If the disclosure represents a conflict for the department or the Designated Officer, the Designated Officer must:

    • Provide notice to the disclosing employee that the disclosure will be referred to the Ombudsman unless the employee withdraws the disclosure within 10 working days.
    • If the disclosure is not withdrawn, refer the disclosure to the Ombudsman.

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Review of a Disclosure of Wrongdoing, and Decision regarding Action:

(See Procedures and Checklist for additional information.)
  1. Does the disclosure allege a wrongdoing in accordance with the Act?

The Designated Officer must determine if the disclosure was made in good faith (Section 2); falls within the categories of wrongdoing covered by the Act (Section 3), keeping in mind the purpose of the Act (Section 1); and, if the employee had a reasonable belief that the information could show that a wrongdoing has been committed or is about to be committed.

The Act (Section 1) facilitates the disclosure of significant and serious matters, or “wrongdoings”. Section 3 of the Act defines wrongdoings as follows:

    • an act or omission that is an offence under an Act or regulation;
    • an act or omission that creates substantial and specific danger to life, health or safety of persons or the environment, but does not include dangers inherent to the employee’s job;
    • gross mismanagement, including of public funds or a public asset;
    • knowingly directing or counseling a person to commit any of the above.

If the disclosure does not meet the above criteria, it does not require further action under the Act. The file is to be closed, and the disclosing employee and Deputy Minister notified.However, the Designated Officer must determine whether any other action regarding the subject matter of the disclosure may need to be taken.

If a disclosure meets the criteria, further action is required:

    • Determine if immediate action is required.
    • Determine if an investigation is required.

Every effort should be made to complete the review within 30 working days of the initial receipt of the disclosure.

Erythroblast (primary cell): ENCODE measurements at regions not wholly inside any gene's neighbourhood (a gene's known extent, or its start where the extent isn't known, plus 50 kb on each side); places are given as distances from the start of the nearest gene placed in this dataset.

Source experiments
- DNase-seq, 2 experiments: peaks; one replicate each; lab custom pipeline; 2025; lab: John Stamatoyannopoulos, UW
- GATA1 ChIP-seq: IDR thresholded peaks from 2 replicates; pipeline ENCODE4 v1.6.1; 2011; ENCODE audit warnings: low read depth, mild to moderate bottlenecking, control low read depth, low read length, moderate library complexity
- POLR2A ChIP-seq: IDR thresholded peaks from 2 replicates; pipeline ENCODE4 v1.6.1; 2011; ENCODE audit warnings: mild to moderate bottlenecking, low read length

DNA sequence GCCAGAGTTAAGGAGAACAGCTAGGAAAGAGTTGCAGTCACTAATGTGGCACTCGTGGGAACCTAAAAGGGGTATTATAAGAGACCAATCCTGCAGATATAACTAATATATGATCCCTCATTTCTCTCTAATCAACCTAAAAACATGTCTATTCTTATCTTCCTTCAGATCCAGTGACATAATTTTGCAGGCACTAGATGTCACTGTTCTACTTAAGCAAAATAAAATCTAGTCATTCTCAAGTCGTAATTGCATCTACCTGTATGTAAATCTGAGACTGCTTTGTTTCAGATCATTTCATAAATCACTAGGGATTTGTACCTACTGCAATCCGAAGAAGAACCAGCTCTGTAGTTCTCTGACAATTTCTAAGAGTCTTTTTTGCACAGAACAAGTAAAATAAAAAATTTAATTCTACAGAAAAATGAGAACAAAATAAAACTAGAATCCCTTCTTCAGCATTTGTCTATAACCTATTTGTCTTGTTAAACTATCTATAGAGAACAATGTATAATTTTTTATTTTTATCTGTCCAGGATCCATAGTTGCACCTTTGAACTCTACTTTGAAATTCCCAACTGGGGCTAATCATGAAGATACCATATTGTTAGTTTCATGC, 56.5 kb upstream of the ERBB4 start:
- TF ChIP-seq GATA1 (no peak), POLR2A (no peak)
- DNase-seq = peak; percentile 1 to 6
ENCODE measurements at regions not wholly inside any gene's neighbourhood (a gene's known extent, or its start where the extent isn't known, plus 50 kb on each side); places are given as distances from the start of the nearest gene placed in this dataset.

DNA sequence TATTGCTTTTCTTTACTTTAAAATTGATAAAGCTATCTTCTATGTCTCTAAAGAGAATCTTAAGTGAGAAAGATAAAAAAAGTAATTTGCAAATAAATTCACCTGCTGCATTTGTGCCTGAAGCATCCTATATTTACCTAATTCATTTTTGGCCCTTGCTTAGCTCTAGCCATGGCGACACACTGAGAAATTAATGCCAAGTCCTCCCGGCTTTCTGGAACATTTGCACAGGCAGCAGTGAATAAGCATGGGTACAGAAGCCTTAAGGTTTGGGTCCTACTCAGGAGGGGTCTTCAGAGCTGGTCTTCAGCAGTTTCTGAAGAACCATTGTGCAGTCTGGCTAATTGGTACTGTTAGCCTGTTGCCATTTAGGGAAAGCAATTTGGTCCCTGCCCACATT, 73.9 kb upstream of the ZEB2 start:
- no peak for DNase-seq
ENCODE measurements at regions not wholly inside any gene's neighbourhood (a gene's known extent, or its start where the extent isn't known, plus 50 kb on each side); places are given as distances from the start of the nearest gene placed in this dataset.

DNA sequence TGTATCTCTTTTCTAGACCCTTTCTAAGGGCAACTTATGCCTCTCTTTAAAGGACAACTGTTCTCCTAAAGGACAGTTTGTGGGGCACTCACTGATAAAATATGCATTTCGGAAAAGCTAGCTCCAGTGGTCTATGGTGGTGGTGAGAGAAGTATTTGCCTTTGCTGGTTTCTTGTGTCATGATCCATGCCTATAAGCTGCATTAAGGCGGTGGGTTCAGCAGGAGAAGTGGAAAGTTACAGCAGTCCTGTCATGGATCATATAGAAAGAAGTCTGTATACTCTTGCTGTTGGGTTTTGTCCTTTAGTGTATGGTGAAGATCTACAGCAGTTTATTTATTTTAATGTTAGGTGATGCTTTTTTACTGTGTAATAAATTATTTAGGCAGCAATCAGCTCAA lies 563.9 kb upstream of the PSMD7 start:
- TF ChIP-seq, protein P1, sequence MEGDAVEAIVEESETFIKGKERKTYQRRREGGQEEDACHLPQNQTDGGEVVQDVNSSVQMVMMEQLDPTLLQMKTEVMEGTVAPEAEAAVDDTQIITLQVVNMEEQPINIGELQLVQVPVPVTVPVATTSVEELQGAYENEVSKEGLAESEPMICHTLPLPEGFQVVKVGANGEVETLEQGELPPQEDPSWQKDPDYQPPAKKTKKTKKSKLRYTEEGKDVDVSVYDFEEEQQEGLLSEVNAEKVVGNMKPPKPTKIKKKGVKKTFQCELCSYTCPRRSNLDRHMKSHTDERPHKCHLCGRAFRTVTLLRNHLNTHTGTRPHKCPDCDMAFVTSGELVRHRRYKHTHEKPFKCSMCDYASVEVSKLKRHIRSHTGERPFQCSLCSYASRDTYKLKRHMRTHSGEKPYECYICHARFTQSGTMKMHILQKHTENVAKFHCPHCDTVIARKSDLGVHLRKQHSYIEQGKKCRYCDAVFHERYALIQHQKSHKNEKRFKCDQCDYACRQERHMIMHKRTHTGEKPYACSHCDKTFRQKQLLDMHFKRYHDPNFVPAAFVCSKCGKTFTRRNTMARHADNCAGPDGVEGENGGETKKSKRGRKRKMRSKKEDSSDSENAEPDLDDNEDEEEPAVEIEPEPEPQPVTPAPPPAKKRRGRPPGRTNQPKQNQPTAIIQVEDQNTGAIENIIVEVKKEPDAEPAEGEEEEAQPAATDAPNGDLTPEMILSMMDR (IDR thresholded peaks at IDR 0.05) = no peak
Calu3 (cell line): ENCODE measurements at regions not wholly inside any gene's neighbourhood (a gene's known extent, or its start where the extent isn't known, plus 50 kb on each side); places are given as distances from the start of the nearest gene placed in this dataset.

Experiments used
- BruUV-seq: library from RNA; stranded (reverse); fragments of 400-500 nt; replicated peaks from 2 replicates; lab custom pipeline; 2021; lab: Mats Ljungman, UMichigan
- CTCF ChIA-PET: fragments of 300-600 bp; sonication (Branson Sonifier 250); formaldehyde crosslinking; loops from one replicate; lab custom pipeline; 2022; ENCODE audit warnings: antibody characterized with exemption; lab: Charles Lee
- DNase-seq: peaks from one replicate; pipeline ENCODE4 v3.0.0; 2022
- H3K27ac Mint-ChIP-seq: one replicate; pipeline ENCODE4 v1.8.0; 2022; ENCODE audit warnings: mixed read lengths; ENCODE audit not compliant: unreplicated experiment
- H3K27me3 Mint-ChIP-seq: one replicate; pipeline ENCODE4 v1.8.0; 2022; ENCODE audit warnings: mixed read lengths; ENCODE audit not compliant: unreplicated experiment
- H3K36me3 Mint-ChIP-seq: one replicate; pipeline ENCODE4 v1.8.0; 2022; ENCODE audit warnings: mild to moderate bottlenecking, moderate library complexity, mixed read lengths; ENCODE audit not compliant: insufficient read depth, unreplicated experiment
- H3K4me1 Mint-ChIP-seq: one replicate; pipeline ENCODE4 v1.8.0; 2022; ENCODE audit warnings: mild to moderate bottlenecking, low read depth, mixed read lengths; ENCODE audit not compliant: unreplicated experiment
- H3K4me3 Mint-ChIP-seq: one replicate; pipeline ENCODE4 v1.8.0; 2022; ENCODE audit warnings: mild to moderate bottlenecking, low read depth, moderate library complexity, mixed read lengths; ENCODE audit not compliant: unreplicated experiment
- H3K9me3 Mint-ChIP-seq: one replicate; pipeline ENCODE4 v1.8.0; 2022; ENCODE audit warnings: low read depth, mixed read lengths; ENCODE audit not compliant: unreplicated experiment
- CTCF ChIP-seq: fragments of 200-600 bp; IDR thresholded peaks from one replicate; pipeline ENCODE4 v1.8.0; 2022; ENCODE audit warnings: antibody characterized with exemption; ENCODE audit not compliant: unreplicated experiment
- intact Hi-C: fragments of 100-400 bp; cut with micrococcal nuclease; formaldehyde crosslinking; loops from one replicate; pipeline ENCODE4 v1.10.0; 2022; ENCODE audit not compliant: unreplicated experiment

Investigation of the Disclosure  

(See Procedures and Checklist (pdf) for additional information.)

Investigations must be managed by the Designated Officer, with appropriate assistance, depending on the nature of the disclosure. This responsibility cannot be delegated.

Managing the investigation may involve specialized assistance (e.g. Internal Audit; Labour Relations) or referral to an appropriate agency (e.g. law enforcement) to conduct the investigation.

Investigations must be conducted promptly and in a confidential manner. If outside specialized expertise is retained by the Designated Officer, care must be taken to handle all correspondence with due regard to confidentiality requirements and protection of identity under the Act.

Investigations must be conducted in accordance with the principles of procedural fairness and natural justice.


Public Disclosures 

(See Procedures and Checklist (pdf) for additional information.)
  1. Has the disclosure been made in accordance with the Act?

Under Subsection 14(1) of the Act, an employee may make a disclosure to the public if he/she believes that the matter constitutes an imminent risk and specific danger to the life, health, or safety of persons or to the environment, such that there is insufficient time to make the disclosure under Section 10.

The employee must first make the disclosure to an appropriate law enforcement agency, or to the chief medical officer of health, and the disclosure must be subject to any direction the agency or officer considers necessary in the public interest.

Immediately after making a disclosure to the public, the disclosing employee must also make a disclosure about the matter to his/her supervisor or the Designated Officer.

If the disclosure has been made in accordance with the Act, many of the procedures for a disclosure made under Section 10 apply.